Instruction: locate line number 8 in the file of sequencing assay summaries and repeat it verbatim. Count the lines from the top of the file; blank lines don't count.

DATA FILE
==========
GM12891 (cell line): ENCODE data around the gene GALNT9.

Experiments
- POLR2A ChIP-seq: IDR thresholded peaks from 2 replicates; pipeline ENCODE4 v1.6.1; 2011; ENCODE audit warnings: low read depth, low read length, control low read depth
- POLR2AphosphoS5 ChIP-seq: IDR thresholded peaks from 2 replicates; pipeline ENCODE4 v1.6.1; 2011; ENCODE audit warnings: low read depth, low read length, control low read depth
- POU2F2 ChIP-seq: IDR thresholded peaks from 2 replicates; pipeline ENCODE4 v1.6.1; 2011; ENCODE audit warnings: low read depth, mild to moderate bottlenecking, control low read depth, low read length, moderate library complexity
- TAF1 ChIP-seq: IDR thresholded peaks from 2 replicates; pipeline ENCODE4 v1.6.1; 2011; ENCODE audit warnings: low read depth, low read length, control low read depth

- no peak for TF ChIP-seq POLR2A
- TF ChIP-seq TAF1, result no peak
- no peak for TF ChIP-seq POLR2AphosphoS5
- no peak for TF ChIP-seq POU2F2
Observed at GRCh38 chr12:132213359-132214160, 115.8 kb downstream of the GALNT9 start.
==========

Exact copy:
- TF ChIP-seq TAF1, result no peak